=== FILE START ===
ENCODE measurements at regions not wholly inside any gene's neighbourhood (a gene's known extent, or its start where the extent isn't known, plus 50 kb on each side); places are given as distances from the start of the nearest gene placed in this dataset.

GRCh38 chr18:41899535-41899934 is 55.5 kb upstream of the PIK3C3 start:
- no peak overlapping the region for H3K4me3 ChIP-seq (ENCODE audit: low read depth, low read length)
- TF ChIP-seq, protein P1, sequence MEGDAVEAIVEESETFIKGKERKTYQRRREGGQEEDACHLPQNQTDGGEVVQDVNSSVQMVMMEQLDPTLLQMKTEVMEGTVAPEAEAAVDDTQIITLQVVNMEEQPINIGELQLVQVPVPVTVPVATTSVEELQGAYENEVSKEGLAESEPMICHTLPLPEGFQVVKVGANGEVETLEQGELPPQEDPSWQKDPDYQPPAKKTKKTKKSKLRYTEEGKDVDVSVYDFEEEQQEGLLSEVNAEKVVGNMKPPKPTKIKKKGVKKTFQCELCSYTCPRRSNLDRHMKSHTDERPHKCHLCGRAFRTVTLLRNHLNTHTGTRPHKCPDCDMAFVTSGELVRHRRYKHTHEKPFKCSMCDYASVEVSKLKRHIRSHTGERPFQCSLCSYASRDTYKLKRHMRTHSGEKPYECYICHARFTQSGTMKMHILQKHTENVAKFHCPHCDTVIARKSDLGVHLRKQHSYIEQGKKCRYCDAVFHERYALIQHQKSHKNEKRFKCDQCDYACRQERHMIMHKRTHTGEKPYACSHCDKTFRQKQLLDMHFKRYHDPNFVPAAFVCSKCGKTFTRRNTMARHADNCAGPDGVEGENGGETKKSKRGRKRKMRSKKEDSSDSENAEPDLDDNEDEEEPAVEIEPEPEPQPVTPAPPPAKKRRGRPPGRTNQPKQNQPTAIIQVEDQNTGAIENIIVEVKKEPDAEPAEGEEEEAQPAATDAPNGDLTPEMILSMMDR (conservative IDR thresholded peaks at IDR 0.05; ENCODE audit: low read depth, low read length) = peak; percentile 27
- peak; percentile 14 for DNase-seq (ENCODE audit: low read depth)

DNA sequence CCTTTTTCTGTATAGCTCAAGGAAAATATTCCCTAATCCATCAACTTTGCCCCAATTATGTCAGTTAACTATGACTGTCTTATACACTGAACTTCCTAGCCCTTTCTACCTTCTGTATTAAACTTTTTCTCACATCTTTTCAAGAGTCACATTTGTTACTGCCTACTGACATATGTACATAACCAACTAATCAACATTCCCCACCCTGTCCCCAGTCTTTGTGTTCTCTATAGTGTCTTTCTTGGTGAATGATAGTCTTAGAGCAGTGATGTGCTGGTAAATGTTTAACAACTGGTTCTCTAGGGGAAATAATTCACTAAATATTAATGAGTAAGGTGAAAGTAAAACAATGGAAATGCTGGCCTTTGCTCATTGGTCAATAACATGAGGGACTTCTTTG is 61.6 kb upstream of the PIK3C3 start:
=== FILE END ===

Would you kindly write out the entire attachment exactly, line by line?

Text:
ENCODE measurements at regions not wholly inside any gene's neighbourhood (a gene's known extent, or its start where the extent isn't known, plus 50 kb on each side); places are given as distances from the start of the nearest gene placed in this dataset.

GRCh38 chr18:41899535-41899934 is 55.5 kb upstream of the PIK3C3 start:
- no peak overlapping the region for H3K4me3 ChIP-seq (ENCODE audit: low read depth, low read length)
- TF ChIP-seq, protein P1, sequence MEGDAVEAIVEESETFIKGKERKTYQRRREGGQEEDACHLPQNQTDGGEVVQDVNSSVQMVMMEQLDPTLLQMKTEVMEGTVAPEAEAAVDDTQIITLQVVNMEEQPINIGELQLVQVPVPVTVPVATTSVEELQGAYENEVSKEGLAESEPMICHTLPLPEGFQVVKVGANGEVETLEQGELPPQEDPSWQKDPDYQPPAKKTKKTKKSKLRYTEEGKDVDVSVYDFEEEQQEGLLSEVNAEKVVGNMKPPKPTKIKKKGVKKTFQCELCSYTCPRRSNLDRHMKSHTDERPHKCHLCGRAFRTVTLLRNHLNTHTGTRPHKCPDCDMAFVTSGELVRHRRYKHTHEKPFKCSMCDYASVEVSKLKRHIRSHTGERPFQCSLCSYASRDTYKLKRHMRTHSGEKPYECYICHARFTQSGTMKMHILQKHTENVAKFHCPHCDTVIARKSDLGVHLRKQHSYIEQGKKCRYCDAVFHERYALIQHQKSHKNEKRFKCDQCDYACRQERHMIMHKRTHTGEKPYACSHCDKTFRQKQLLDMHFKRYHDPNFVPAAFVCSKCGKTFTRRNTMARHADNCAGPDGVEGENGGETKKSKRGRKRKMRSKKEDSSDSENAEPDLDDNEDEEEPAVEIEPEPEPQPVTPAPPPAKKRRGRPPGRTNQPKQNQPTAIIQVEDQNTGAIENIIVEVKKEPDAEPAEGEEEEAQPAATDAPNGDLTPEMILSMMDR (conservative IDR thresholded peaks at IDR 0.05; ENCODE audit: low read depth, low read length) = peak; percentile 27
- peak; percentile 14 for DNase-seq (ENCODE audit: low read depth)

DNA sequence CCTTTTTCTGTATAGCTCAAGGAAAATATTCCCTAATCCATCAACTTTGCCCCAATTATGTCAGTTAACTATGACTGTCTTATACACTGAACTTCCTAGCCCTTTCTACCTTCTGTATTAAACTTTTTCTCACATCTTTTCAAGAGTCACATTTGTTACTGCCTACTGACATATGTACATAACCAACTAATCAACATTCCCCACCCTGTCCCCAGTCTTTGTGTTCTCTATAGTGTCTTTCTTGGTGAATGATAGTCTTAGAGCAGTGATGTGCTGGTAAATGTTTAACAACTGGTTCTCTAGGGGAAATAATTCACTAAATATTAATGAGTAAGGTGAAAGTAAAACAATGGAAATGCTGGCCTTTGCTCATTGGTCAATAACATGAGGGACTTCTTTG is 61.6 kb upstream of the PIK3C3 start: